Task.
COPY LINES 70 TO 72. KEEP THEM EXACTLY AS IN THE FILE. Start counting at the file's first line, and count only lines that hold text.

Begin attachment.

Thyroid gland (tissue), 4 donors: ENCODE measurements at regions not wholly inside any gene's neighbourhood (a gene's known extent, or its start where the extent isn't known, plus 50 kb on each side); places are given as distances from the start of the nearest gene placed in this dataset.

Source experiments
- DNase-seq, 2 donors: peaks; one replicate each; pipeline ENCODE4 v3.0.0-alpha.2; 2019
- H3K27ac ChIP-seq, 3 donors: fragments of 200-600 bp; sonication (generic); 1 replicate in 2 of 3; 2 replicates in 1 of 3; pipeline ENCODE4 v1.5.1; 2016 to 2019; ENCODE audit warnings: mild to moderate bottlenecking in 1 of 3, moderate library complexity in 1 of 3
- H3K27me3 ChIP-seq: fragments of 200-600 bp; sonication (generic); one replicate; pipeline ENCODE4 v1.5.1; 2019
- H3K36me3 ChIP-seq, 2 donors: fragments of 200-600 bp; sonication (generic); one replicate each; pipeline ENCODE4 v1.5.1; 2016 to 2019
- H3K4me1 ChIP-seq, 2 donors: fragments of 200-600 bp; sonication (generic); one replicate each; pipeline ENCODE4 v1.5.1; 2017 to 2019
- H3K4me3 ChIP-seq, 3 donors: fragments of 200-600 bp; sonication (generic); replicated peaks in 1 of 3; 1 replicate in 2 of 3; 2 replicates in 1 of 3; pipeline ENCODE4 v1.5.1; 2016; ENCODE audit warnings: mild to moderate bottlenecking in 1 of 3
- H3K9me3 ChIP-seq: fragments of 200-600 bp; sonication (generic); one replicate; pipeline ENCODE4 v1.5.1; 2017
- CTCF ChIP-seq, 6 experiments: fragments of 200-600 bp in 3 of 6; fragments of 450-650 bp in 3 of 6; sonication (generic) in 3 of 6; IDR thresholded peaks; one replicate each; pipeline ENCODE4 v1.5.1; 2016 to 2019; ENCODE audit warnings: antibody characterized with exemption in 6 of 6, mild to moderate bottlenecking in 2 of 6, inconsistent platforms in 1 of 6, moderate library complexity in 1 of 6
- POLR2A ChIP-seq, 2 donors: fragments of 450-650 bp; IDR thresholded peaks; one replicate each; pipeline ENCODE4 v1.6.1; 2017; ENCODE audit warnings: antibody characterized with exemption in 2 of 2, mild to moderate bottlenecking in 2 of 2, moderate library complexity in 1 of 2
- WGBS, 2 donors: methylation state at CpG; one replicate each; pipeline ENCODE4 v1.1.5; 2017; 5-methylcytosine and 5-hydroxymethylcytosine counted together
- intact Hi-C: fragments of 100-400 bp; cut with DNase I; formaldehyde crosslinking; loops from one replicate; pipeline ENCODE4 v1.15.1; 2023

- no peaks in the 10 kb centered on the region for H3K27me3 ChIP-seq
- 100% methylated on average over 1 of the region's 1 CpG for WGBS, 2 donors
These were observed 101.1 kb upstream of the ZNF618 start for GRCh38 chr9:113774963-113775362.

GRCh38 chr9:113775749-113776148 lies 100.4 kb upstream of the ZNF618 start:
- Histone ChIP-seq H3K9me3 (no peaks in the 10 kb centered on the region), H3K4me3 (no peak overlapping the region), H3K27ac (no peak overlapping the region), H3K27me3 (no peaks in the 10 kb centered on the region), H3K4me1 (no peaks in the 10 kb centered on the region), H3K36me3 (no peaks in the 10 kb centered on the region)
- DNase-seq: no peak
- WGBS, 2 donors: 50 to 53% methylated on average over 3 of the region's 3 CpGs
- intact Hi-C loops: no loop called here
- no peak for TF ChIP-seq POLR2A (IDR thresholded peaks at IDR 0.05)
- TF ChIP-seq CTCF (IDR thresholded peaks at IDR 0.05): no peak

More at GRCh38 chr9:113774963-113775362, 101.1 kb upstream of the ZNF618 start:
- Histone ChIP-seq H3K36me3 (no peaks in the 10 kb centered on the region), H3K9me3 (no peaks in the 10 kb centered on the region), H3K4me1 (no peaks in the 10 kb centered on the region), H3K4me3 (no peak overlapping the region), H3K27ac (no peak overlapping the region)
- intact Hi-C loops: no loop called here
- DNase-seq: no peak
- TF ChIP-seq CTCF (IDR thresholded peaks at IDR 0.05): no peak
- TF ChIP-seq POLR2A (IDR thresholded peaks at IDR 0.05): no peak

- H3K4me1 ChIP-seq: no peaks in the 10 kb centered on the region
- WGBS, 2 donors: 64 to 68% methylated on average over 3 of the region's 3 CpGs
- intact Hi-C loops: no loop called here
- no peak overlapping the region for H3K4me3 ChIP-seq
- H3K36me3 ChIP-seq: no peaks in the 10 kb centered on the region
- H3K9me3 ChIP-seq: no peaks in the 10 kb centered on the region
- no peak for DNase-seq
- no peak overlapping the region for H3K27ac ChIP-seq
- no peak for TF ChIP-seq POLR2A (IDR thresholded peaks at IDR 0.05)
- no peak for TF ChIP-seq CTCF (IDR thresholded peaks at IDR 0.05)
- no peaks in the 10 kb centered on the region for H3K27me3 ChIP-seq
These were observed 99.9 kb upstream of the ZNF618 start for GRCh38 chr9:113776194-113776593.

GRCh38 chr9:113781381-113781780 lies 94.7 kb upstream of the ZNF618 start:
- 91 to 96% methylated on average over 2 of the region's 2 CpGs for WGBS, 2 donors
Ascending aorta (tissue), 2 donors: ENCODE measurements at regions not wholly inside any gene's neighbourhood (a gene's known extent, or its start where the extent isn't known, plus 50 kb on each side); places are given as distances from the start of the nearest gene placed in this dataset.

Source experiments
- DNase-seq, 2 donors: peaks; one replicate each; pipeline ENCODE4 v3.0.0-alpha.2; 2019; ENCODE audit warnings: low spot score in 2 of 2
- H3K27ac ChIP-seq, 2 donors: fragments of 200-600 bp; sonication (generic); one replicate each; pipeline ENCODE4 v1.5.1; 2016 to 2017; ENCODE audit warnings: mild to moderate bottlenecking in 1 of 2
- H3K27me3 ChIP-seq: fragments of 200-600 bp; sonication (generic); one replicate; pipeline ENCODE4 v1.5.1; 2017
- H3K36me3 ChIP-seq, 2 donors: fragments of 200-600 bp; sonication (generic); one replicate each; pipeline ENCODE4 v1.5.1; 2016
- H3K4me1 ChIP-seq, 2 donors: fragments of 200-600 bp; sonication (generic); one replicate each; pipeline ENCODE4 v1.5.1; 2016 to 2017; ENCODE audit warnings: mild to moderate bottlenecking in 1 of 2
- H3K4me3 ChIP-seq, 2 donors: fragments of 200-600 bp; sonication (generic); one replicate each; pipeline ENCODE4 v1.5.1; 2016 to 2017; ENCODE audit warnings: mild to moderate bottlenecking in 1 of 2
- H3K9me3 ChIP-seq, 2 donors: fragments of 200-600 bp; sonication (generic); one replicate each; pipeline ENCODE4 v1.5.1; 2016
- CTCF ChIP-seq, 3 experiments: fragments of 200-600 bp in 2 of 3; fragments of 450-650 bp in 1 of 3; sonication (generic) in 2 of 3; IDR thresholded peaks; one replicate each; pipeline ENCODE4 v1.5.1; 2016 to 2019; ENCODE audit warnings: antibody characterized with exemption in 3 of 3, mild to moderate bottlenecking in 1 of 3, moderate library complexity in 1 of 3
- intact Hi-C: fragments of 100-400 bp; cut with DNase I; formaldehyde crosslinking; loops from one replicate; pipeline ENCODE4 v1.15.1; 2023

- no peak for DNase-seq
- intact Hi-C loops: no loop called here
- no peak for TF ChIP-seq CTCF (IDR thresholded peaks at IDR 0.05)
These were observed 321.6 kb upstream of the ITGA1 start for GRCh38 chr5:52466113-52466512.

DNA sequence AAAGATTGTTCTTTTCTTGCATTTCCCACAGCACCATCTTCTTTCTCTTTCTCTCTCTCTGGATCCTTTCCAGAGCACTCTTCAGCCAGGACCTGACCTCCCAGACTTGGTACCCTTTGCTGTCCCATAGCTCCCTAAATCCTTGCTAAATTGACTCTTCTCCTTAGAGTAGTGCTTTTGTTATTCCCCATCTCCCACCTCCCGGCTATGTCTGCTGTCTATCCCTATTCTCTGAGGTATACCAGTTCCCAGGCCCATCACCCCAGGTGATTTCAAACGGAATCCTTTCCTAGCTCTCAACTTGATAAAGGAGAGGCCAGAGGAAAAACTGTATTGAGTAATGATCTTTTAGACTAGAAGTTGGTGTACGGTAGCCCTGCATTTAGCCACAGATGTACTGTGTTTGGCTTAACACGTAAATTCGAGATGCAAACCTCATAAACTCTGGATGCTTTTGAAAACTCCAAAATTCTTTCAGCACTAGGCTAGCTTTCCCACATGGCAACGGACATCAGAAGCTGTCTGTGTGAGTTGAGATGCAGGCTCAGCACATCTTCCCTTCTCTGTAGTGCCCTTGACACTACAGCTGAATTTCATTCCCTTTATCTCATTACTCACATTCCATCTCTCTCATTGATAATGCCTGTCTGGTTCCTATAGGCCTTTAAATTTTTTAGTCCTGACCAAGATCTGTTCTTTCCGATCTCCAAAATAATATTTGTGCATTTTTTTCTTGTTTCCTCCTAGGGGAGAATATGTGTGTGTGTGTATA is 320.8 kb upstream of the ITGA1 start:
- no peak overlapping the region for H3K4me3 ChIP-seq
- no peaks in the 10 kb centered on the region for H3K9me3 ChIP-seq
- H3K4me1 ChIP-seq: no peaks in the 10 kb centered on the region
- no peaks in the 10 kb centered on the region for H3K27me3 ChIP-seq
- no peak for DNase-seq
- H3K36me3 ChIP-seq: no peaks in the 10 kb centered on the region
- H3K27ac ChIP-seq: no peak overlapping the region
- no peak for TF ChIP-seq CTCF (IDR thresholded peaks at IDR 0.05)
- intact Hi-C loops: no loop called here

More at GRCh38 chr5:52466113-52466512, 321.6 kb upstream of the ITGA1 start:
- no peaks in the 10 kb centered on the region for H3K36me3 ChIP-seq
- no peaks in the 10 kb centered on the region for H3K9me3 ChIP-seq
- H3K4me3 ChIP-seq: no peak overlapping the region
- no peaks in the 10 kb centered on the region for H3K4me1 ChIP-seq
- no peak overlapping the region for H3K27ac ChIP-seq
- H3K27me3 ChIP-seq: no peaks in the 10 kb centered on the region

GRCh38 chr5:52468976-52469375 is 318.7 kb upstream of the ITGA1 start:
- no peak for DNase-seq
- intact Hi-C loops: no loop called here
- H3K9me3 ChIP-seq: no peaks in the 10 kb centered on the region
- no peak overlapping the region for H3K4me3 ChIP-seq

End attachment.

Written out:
- no peaks in the 10 kb centered on the region for H3K36me3 ChIP-seq
- no peaks in the 10 kb centered on the region for H3K9me3 ChIP-seq
- H3K4me3 ChIP-seq: no peak overlapping the region